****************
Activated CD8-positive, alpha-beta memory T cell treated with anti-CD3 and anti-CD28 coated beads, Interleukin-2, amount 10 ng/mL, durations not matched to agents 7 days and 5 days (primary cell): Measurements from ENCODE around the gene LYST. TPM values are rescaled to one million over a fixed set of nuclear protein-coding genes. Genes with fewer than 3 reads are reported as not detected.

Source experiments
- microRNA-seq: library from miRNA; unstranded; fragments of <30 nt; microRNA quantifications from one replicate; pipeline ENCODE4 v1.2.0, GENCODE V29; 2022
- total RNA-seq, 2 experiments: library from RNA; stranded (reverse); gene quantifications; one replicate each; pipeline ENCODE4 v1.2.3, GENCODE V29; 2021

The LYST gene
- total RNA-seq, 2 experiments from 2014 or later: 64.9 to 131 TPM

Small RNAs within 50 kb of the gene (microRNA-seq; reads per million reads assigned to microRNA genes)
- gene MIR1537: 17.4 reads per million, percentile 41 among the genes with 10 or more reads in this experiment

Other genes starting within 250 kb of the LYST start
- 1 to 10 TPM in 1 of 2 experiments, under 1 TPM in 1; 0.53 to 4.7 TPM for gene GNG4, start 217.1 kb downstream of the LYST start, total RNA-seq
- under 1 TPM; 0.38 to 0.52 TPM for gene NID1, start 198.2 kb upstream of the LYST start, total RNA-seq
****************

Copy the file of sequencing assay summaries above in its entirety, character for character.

Activated CD8-positive, alpha-beta memory T cell treated with anti-CD3 and anti-CD28 coated beads, Interleukin-2, amount 10 ng/mL, durations not matched to agents 7 days and 5 days (primary cell): Measurements from ENCODE around the gene LYST. TPM values are rescaled to one million over a fixed set of nuclear protein-coding genes. Genes with fewer than 3 reads are reported as not detected.

Source experiments
- microRNA-seq: library from miRNA; unstranded; fragments of <30 nt; microRNA quantifications from one replicate; pipeline ENCODE4 v1.2.0, GENCODE V29; 2022
- total RNA-seq, 2 experiments: library from RNA; stranded (reverse); gene quantifications; one replicate each; pipeline ENCODE4 v1.2.3, GENCODE V29; 2021

The LYST gene
- total RNA-seq, 2 experiments from 2014 or later: 64.9 to 131 TPM

Small RNAs within 50 kb of the gene (microRNA-seq; reads per million reads assigned to microRNA genes)
- gene MIR1537: 17.4 reads per million, percentile 41 among the genes with 10 or more reads in this experiment

Other genes starting within 250 kb of the LYST start
- 1 to 10 TPM in 1 of 2 experiments, under 1 TPM in 1; 0.53 to 4.7 TPM for gene GNG4, start 217.1 kb downstream of the LYST start, total RNA-seq
- under 1 TPM; 0.38 to 0.52 TPM for gene NID1, start 198.2 kb upstream of the LYST start, total RNA-seq